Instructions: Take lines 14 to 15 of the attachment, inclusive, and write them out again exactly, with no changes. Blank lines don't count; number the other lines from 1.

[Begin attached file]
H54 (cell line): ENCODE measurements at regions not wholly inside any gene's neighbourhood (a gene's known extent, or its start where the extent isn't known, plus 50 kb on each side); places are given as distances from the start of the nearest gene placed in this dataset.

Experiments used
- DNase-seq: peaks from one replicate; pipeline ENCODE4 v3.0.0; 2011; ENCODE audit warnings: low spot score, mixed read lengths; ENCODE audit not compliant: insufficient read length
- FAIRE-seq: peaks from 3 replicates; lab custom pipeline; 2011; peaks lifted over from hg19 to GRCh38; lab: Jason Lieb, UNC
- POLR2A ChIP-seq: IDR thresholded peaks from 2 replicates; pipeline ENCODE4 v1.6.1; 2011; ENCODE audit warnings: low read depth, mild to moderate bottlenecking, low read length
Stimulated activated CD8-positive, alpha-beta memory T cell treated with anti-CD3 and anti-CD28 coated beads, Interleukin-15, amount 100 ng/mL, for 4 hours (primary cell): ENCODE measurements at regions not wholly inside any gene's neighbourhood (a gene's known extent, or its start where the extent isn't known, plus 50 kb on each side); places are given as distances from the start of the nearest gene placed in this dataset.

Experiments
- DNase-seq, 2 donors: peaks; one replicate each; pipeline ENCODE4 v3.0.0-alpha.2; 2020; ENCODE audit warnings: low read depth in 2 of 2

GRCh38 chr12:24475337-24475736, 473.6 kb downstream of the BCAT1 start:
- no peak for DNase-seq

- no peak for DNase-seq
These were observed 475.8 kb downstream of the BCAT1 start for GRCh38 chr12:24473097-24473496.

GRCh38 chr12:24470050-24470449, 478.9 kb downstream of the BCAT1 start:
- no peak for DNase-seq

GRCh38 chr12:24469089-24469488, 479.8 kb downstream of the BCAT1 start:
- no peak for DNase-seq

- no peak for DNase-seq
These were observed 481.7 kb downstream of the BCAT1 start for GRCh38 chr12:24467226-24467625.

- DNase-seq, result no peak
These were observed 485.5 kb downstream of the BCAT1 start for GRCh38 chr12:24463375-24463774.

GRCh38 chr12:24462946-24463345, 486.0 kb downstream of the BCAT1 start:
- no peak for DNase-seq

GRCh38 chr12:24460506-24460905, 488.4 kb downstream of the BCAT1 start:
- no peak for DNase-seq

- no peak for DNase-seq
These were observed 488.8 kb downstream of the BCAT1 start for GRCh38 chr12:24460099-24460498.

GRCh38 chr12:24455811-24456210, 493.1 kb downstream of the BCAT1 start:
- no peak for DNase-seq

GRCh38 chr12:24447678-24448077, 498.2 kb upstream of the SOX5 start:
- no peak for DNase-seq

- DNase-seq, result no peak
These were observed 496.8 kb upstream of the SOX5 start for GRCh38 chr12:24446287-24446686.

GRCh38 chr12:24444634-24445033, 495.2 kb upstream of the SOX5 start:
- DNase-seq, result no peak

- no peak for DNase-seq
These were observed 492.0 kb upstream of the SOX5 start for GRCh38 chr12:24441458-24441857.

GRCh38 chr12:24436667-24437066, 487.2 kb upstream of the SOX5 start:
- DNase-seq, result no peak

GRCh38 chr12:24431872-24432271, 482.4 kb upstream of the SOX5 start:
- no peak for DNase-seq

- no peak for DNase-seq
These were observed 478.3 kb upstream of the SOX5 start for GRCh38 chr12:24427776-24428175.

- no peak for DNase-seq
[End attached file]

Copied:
- no peak for DNase-seq

GRCh38 chr12:24469089-24469488, 479.8 kb downstream of the BCAT1 start: